Closed head injuries have several causes, including automobile accidents, truck accidents, bicycle accidents slip and fall accidents, motorcycle accidents, and other accidents..

Even if your MRI or CAT scan show normal results, you may still have a traumatic brain injury. Sometimes, a brain injury is diagnosed by a neuropsychologist followind different types of tests.

The Ottawa brain injury lawyers at Auger Hollingsworth understand that brain or head injuries take a serious toll on an individual’s ability to lead a normal life. Activities of dailing living are impacted. Changes in personality, whether subtle or severe, can impact your marriage, your family, and your friendships.

Some head injury patients cannot return to work, or return to work in a reduced capacity. The result is of course a serious loss of income and earning potential. Our Ottawa lawyers know how to develop your case to maximize your loss of income claim to ensure you are fairly compensated.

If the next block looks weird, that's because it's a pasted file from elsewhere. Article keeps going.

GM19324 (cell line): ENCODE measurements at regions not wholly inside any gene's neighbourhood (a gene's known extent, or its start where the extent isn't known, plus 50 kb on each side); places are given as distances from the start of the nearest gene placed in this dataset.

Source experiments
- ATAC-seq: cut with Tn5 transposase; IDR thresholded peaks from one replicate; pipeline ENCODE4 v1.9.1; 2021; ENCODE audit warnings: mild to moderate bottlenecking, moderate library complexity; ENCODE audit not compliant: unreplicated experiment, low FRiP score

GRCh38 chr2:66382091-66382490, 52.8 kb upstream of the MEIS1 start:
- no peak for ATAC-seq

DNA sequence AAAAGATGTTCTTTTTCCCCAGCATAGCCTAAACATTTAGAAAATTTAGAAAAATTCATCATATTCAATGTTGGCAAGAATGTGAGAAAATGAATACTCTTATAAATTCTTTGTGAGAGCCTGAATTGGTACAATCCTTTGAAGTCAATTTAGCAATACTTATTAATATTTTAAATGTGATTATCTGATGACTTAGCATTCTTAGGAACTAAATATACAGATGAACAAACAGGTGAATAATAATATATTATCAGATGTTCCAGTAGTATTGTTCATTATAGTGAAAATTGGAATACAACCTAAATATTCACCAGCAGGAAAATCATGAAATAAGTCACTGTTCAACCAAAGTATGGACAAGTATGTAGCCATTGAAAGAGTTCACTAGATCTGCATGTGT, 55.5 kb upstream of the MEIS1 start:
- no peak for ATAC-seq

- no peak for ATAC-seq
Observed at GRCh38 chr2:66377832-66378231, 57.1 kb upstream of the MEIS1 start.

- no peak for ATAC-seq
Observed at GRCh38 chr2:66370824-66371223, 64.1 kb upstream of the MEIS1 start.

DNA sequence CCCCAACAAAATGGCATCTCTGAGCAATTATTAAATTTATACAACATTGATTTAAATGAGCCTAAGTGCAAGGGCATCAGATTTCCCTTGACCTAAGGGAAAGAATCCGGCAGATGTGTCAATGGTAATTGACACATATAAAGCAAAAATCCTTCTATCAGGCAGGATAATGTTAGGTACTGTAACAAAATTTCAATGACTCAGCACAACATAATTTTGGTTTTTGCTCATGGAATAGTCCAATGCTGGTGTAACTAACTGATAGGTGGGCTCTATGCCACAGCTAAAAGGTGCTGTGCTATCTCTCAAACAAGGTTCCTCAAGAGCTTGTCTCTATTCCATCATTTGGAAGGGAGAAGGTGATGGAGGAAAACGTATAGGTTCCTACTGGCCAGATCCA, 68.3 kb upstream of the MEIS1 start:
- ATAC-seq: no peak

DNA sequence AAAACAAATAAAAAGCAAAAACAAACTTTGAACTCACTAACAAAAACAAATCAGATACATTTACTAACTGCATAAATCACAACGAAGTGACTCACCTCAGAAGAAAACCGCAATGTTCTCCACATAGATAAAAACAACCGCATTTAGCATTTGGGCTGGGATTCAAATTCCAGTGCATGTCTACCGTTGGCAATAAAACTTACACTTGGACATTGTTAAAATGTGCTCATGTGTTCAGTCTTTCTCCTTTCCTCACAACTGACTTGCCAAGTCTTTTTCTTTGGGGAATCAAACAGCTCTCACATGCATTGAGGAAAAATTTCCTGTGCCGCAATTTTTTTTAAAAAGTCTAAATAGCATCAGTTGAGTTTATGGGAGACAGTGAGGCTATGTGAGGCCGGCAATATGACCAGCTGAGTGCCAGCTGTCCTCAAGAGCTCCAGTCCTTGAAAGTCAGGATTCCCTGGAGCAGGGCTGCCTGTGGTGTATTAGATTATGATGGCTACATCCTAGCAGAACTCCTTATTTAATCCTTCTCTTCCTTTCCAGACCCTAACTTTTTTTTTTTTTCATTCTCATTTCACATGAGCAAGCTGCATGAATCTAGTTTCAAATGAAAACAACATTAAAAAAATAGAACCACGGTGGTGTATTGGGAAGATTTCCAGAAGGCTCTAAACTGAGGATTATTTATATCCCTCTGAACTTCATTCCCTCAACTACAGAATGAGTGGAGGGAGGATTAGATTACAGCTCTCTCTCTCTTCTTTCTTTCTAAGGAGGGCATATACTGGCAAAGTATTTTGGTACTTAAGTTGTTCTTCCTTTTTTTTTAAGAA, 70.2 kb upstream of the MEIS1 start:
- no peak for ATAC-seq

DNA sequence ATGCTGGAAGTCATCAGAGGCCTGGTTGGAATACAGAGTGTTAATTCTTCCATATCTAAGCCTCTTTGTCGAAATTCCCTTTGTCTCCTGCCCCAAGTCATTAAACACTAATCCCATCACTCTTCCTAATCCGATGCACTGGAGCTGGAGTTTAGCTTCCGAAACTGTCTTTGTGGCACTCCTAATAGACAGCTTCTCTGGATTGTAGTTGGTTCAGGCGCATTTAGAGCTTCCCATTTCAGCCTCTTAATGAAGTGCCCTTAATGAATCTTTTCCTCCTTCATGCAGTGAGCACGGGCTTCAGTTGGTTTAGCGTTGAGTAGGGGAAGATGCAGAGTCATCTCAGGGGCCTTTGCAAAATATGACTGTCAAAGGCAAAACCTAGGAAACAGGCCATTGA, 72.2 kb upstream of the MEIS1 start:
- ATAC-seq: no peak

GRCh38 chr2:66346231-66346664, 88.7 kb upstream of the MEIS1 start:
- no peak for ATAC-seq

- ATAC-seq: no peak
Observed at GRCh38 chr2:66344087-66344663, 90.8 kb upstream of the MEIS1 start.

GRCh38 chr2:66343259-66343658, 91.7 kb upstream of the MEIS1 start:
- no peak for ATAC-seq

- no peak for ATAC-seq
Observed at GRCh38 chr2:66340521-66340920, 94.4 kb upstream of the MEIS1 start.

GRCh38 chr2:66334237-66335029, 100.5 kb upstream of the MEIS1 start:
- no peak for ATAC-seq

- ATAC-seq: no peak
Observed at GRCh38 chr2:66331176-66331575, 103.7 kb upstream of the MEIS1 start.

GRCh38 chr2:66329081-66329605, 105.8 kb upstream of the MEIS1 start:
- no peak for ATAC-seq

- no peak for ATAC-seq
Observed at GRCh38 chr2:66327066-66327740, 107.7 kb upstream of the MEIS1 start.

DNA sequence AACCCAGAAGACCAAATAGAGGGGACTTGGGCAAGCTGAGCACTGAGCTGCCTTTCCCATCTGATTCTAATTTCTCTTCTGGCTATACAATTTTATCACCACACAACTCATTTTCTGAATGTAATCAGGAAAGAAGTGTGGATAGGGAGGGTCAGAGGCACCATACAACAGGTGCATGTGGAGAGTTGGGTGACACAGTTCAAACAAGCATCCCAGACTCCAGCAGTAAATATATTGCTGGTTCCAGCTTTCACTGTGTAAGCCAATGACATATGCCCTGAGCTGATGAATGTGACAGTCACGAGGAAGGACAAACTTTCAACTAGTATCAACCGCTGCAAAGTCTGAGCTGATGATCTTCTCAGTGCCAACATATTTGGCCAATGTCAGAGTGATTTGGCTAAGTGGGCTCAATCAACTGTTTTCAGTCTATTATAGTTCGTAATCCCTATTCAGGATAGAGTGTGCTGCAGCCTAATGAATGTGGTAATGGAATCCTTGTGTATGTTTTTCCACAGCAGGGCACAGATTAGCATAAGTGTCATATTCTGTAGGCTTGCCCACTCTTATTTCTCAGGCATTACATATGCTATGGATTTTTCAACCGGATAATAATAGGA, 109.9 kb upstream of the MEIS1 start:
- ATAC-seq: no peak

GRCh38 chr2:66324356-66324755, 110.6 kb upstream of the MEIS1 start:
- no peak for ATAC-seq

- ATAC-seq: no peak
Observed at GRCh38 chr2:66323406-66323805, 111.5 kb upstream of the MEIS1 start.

If you suffer a brain injury, you will also likely have future care costs. For example, you may need attendant care to assist you with your activities of daily living. If the injury was caused by a car accident, motorcycle accident, truck accident, bicycle accident, or pedestrian accident, there is often an Ontario Statutory Accident Benefits Claim (also called Ontario no-fault benefits) that will cover some or most of these expenses. The lawyers at Auger Hollingsworth can assist you to obtain the maximum compensation under the accident benefits.

The injuries from traumatic brain injuries are often permanent. Cases involving diagnosed brain injuries may result in substantial damages at trial or on a settlement.

If you or a loved one has sustained a traumatic brain injury in Ottawa or Eastern Ontario, contact Auger Hollingsworth to determine your legal rights. There is no obligation and the consultation is free.